Top 10 Opening Lines by H.P. Lovecraft

H.P. Lovecraft
The original Slim Shady dropped mad hooks.

H.P. Lovecraft knew how to write a hook. Say what you will about his adjective addiction or his lapses into florid prose; one place where he knew how to get to the point was in an opening line. He may have meandered a bit after getting your attention (and I’d argue that’s part of his charm), but in his pulp fiction heart Lovecraft understood the importance of grabbing you right away to earn your patience, and his stories consistently showcase his mastery of the intriguing opening.

I’m currently writing a novel with a strong Lovecraftian influence, so I’ve been revisiting his body of work, and recently, while discussing hooks with a young writer I’m mentoring, I realized that any horror writer, no matter how modern their style, would do well to look at Lovecraft’s openings for good examples of powerful hooks. Here are my top ten favorites from the gentleman of Providence.

10. THE DUNWICH HORROR

When a traveler in north central Massachusetts takes the wrong fork at the junction of the Aylesbury pike just beyond Dean’s Corners he comes upon a lonely and curious country.

Subtle and atmospheric but for me the hook is that it’s a WRONG turn. You wouldn’t go there on purpose. And that makes me curious about that curious country.

9. AT THE MOUNTAINS OF MADNESS

I am forced into speech because men of science have refused to follow my advice without knowing why.

The reluctant narrator. He doesn’t want to talk about this shit but no one will heed his warnings without an explanation? I’m in. Give up the goods.

8. HYPNOS

May the merciful gods, if indeed there be such, guard those hours when no power of the will, or drug that the cunning of man devises, can keep me from the chasm of sleep.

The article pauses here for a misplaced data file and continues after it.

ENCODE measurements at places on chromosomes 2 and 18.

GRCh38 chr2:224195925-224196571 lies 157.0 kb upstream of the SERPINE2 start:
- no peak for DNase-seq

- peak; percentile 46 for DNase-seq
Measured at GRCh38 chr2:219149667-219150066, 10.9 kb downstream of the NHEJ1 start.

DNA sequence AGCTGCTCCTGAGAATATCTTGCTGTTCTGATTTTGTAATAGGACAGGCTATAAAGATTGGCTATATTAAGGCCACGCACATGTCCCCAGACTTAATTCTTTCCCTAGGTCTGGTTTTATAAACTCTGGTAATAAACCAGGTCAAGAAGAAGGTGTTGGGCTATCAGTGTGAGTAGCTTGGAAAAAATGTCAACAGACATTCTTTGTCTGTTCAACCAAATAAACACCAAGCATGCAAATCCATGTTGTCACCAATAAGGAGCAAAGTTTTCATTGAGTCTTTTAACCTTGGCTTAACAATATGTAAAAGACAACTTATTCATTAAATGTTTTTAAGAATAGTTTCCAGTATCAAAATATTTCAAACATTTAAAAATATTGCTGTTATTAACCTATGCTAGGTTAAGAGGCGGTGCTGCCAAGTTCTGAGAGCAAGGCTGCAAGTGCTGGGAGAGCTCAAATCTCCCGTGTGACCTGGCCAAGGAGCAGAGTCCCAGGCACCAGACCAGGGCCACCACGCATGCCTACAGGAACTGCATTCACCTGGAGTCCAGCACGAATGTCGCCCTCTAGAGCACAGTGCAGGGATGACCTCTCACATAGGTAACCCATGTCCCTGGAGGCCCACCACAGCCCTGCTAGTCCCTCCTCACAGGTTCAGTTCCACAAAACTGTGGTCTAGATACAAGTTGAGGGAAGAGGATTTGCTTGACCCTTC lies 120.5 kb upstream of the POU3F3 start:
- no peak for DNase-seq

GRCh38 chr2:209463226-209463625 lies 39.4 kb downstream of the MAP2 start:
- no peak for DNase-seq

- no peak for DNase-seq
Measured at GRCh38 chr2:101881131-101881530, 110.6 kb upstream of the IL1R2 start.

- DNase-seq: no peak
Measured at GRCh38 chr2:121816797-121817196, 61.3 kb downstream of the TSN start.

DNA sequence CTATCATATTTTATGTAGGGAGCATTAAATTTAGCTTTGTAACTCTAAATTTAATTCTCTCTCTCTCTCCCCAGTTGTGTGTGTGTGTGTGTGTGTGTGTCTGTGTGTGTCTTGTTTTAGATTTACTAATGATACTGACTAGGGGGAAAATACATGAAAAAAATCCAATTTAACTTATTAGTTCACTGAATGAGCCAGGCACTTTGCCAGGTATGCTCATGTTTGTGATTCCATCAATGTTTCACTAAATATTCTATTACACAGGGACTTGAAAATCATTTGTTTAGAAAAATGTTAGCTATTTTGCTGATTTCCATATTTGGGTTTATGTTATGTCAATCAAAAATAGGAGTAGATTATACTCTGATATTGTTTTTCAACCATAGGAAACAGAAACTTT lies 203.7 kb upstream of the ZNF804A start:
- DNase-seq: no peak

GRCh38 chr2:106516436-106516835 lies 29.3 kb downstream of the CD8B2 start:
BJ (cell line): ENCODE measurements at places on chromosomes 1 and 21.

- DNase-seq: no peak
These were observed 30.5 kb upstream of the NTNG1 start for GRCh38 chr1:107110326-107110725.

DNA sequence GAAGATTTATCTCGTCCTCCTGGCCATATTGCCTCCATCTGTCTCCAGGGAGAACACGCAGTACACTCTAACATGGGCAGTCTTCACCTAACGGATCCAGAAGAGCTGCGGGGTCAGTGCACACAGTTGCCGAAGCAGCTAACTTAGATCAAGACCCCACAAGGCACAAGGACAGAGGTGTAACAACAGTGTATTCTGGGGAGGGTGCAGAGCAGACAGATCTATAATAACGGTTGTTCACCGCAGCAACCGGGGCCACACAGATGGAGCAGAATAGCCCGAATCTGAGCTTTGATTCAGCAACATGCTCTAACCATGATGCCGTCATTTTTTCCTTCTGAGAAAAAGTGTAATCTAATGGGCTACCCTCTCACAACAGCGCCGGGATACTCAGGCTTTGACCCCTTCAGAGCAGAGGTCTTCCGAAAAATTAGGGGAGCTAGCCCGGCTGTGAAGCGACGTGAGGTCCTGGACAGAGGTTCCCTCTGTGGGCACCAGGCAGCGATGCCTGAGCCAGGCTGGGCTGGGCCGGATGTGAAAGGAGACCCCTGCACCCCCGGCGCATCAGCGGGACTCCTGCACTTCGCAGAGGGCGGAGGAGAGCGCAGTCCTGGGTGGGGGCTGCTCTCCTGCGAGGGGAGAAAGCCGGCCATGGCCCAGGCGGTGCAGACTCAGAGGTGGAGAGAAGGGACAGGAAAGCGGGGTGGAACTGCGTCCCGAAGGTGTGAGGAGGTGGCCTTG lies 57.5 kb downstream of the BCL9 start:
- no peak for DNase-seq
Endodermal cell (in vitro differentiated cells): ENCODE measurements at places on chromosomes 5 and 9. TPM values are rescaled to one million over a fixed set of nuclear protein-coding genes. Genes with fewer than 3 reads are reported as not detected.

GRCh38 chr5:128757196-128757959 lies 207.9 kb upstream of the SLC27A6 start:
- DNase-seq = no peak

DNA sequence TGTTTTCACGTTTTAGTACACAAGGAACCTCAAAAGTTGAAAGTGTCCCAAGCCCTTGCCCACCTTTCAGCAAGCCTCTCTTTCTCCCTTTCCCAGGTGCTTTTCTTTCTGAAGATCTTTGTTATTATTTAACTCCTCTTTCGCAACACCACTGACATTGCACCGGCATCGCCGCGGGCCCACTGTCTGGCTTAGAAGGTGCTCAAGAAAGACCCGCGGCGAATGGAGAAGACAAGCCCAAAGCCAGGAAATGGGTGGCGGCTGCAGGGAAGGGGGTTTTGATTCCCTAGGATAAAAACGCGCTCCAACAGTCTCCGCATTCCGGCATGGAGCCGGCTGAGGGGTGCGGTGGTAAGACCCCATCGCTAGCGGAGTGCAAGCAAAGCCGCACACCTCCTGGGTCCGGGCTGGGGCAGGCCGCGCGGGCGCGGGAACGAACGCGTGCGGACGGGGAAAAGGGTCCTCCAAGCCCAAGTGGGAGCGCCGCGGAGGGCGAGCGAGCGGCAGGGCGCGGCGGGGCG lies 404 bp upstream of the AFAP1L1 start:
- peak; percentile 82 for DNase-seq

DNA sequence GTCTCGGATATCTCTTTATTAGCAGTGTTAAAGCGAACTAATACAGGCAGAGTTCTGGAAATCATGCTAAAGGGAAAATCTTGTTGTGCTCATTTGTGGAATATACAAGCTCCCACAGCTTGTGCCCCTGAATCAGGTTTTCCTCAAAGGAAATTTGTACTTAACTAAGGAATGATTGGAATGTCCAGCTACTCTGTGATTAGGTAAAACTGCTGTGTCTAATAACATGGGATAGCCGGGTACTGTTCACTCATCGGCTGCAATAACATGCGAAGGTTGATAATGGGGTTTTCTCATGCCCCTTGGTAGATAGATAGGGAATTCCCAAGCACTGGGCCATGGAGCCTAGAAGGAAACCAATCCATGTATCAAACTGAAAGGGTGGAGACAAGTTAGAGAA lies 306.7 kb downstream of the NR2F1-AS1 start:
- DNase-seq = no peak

Um, dude, are you okay? What’s so bad about falling asleep? Could it be the dreams?

7. THE HAUNTER OF THE DARK

Cautious investigators will hesitate to challenge the common belief that Robert Blake was killed by lightning, or by some profound nervous shock derived from an electrical discharge.

Dead body introduced by a rational, journalistic voice that you just know is going to suggest that something far stranger than lightning killed Mr. Blake.

6. THE DESCENDANT

In London there is a man who screams when the church bells ring.

And I want to know why.

5. HERBERT WEST – REANIMATOR

Of Herbert West, who was my friend in college and in after life, I can speak only with extreme terror.

All about dissonant juxtaposition. Why would the memory of a longtime friend become a source of extreme terror?

4. THE CALL OF CTHULHU

The most merciful thing in the world, I think, is the inability of the human mind to correlate all its contents.

This one’s a classic. A concise philosophical statement that makes you wonder why connecting the dots and reaching certain conclusions would be so bad that your ignorance is the ultimate mercy.

3. THE WHISPERER IN DARKNESS

Bear in mind closely that I did not see any actual visual horror at the end.

What end? And WTF did you see, exactly, if that’s your opening?

2. DAGON

I am writing this under an appreciable mental strain, since by tonight I shall be no more.

Top that! Hard to do, but I believe the man himself did with…

1. THE THING ON THE DOORSTEP

It is true that I have sent six bullets through the head of my best friend, and yet I hope to shew by this statement that I am not his murderer.

Possibly one of the best opening lines in all of horror literature. Within 31 words you know that some heavy shit went down. You want to know why one bullet through the head wasn’t enough. Was emptying the gun enough? And how is he not his friend’s murderer? Put a paradox like that up front with highly specific details and visceral language and promise to resolve it in the story that follows, and you have me eating out of your hand.

What do you think, did I miss any of your favorites? Which of Lovecraft’s opening lines hooked you on his writing?